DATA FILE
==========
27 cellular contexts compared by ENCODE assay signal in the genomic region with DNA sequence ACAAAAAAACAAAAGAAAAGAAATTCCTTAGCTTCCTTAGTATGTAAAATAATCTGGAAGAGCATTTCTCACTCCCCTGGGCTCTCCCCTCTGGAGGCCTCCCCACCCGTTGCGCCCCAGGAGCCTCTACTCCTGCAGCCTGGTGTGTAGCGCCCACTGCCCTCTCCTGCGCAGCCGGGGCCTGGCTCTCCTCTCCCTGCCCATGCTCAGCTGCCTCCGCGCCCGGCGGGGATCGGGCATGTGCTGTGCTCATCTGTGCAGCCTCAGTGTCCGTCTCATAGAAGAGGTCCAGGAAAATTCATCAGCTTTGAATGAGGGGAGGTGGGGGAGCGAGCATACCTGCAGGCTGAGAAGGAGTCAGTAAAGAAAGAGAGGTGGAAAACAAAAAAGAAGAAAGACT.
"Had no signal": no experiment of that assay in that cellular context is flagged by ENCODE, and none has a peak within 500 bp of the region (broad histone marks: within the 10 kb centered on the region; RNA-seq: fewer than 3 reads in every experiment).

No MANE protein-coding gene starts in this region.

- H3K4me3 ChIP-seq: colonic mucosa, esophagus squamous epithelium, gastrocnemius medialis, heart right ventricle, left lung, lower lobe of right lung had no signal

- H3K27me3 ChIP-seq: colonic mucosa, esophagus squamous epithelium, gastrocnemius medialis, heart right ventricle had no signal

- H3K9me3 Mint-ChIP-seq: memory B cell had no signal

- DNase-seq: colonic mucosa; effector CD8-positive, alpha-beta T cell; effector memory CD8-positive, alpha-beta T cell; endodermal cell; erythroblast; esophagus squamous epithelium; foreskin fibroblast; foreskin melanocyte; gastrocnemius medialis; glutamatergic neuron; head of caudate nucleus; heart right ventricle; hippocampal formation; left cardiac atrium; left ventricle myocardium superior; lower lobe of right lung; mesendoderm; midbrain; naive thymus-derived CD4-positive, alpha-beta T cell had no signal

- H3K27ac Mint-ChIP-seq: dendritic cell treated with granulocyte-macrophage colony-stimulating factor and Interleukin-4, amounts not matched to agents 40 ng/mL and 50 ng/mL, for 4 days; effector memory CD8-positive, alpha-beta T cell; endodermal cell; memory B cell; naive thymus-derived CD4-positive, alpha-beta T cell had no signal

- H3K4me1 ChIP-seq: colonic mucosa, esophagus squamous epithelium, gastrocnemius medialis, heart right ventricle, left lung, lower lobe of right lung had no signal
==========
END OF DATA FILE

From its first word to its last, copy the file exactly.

27 cellular contexts compared by ENCODE assay signal in the genomic region with DNA sequence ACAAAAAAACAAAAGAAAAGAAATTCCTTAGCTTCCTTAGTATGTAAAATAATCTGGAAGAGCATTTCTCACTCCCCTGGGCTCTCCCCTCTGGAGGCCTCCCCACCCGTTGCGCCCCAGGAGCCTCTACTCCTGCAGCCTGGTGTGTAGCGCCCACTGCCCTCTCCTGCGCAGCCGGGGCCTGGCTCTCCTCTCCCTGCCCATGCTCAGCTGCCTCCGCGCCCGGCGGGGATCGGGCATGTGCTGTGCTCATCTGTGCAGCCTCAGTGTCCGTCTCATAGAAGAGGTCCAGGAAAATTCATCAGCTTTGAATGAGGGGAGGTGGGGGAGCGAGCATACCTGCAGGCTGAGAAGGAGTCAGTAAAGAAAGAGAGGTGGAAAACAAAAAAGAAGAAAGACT.
"Had no signal": no experiment of that assay in that cellular context is flagged by ENCODE, and none has a peak within 500 bp of the region (broad histone marks: within the 10 kb centered on the region; RNA-seq: fewer than 3 reads in every experiment).

No MANE protein-coding gene starts in this region.

- H3K4me3 ChIP-seq: colonic mucosa, esophagus squamous epithelium, gastrocnemius medialis, heart right ventricle, left lung, lower lobe of right lung had no signal

- H3K27me3 ChIP-seq: colonic mucosa, esophagus squamous epithelium, gastrocnemius medialis, heart right ventricle had no signal

- H3K9me3 Mint-ChIP-seq: memory B cell had no signal

- DNase-seq: colonic mucosa; effector CD8-positive, alpha-beta T cell; effector memory CD8-positive, alpha-beta T cell; endodermal cell; erythroblast; esophagus squamous epithelium; foreskin fibroblast; foreskin melanocyte; gastrocnemius medialis; glutamatergic neuron; head of caudate nucleus; heart right ventricle; hippocampal formation; left cardiac atrium; left ventricle myocardium superior; lower lobe of right lung; mesendoderm; midbrain; naive thymus-derived CD4-positive, alpha-beta T cell had no signal

- H3K27ac Mint-ChIP-seq: dendritic cell treated with granulocyte-macrophage colony-stimulating factor and Interleukin-4, amounts not matched to agents 40 ng/mL and 50 ng/mL, for 4 days; effector memory CD8-positive, alpha-beta T cell; endodermal cell; memory B cell; naive thymus-derived CD4-positive, alpha-beta T cell had no signal

- H3K4me1 ChIP-seq: colonic mucosa, esophagus squamous epithelium, gastrocnemius medialis, heart right ventricle, left lung, lower lobe of right lung had no signal